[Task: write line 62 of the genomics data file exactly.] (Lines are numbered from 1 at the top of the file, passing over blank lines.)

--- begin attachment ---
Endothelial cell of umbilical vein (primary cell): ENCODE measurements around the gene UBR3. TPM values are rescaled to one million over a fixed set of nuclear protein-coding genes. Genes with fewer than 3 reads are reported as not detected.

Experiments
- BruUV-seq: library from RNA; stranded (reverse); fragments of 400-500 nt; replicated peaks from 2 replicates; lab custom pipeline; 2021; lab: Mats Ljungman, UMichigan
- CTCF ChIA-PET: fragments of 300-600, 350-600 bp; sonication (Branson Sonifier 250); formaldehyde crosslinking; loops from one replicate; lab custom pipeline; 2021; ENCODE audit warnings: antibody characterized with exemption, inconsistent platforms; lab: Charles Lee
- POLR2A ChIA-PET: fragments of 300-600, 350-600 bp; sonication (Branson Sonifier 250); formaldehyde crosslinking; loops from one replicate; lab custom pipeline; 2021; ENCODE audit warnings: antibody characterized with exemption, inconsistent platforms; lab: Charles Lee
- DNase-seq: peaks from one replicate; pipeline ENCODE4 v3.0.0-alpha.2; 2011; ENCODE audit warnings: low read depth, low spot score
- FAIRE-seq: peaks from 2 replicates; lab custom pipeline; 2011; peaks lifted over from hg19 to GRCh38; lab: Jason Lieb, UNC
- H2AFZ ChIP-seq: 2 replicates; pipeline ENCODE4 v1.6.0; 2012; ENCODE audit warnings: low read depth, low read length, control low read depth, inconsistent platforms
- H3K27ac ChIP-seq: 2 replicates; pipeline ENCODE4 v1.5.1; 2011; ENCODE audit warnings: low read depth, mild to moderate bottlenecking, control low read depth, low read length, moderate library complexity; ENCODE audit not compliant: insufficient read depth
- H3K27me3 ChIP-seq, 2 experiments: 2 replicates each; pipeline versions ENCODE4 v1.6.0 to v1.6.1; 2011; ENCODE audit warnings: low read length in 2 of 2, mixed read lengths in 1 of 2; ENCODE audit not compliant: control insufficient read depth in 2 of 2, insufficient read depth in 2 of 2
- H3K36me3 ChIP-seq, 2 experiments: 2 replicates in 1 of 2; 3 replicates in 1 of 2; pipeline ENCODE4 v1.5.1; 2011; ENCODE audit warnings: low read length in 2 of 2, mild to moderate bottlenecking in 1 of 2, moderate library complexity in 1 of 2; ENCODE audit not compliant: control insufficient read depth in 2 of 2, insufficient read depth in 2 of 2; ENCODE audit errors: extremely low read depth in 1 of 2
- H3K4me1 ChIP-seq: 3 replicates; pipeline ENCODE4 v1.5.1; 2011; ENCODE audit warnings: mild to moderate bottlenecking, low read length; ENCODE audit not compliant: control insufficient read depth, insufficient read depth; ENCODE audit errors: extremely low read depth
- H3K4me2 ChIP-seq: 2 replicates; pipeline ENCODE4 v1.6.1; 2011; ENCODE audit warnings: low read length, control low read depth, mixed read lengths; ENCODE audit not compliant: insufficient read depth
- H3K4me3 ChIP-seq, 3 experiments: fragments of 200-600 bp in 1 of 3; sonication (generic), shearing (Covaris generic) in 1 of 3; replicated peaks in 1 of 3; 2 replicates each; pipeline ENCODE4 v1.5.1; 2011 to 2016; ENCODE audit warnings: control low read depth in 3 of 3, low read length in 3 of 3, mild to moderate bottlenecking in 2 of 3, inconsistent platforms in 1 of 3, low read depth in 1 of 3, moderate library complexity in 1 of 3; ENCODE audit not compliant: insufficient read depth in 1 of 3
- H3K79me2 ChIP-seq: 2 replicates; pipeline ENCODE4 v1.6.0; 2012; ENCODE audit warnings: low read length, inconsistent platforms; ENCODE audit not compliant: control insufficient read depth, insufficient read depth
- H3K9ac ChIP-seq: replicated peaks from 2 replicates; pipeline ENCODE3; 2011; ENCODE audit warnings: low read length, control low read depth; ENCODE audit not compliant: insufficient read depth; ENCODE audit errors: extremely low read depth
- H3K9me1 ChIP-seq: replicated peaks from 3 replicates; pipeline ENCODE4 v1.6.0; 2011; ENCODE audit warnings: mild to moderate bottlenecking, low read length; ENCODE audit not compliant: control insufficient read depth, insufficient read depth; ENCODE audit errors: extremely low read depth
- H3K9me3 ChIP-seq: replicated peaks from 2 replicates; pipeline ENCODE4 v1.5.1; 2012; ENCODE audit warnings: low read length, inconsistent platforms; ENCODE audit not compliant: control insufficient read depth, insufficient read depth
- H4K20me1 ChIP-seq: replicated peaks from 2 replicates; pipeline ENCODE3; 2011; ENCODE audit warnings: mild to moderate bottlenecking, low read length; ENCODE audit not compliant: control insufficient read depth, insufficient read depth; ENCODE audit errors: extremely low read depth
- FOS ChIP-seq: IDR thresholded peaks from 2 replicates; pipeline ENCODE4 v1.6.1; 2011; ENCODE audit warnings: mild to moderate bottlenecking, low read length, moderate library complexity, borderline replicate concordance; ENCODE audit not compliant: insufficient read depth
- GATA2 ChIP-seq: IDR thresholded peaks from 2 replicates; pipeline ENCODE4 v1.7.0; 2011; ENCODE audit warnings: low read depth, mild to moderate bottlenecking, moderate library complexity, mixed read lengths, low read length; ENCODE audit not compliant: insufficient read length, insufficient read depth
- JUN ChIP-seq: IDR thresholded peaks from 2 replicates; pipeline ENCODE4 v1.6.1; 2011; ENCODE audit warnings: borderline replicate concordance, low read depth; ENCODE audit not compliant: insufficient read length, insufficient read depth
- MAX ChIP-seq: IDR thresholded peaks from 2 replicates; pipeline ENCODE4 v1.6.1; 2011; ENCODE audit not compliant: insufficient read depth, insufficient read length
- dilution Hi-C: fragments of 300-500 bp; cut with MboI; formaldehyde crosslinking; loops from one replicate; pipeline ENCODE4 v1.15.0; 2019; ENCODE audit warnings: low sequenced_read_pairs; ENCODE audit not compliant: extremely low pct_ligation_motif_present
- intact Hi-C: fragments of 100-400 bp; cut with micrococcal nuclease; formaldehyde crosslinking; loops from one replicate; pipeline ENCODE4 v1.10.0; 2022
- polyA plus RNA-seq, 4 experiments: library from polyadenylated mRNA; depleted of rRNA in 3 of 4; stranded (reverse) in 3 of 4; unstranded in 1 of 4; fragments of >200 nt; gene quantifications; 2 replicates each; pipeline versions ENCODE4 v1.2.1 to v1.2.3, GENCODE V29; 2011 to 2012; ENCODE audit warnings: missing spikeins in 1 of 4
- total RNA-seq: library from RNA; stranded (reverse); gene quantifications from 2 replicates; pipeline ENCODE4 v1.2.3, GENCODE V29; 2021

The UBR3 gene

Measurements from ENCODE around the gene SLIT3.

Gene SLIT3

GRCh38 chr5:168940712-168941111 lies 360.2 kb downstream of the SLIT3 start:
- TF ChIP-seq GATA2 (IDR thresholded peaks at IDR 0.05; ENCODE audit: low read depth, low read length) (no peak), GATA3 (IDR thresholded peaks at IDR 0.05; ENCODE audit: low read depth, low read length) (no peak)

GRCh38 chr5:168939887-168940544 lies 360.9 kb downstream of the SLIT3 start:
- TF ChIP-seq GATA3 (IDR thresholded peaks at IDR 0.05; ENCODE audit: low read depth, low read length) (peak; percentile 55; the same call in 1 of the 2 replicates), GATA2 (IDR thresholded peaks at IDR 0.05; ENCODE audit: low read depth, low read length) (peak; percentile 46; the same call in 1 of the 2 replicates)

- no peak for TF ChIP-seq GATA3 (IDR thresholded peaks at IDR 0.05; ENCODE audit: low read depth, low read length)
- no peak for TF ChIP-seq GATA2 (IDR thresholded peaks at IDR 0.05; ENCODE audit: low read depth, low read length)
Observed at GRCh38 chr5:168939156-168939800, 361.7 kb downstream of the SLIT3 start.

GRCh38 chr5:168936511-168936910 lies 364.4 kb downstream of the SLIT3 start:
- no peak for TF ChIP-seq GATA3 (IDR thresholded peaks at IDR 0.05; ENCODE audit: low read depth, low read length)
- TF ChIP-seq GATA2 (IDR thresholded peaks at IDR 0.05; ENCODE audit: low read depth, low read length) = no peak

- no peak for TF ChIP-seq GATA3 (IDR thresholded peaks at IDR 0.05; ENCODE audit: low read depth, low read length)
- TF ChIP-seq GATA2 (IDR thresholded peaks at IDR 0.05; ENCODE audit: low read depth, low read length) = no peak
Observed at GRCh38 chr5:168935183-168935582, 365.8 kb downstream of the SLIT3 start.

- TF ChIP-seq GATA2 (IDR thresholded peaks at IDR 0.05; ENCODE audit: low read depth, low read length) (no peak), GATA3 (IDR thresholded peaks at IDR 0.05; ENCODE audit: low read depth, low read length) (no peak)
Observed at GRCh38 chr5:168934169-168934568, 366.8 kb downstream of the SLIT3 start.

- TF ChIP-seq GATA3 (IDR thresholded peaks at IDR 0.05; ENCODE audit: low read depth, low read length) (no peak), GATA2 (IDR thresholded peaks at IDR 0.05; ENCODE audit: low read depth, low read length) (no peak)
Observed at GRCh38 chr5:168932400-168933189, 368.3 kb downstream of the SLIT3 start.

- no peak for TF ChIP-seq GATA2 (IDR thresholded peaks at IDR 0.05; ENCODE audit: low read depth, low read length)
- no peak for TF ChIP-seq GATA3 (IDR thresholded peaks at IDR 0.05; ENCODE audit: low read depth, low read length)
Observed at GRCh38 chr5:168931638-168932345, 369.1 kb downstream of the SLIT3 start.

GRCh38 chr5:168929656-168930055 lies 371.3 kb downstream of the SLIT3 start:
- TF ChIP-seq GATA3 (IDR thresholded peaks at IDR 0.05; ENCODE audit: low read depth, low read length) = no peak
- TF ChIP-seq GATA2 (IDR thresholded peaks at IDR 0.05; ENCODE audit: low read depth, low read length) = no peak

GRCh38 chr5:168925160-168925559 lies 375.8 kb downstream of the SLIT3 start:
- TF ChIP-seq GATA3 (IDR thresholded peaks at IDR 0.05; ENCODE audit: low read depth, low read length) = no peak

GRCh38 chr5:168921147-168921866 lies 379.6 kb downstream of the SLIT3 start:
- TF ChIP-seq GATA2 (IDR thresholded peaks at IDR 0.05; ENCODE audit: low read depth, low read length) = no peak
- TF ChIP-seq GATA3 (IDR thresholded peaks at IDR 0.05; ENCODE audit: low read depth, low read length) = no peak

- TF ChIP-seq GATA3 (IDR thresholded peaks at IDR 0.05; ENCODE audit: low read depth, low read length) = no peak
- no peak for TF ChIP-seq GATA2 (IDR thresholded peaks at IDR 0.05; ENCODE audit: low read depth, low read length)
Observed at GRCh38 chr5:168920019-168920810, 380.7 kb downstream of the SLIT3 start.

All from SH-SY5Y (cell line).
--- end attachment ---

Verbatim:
All from SH-SY5Y (cell line).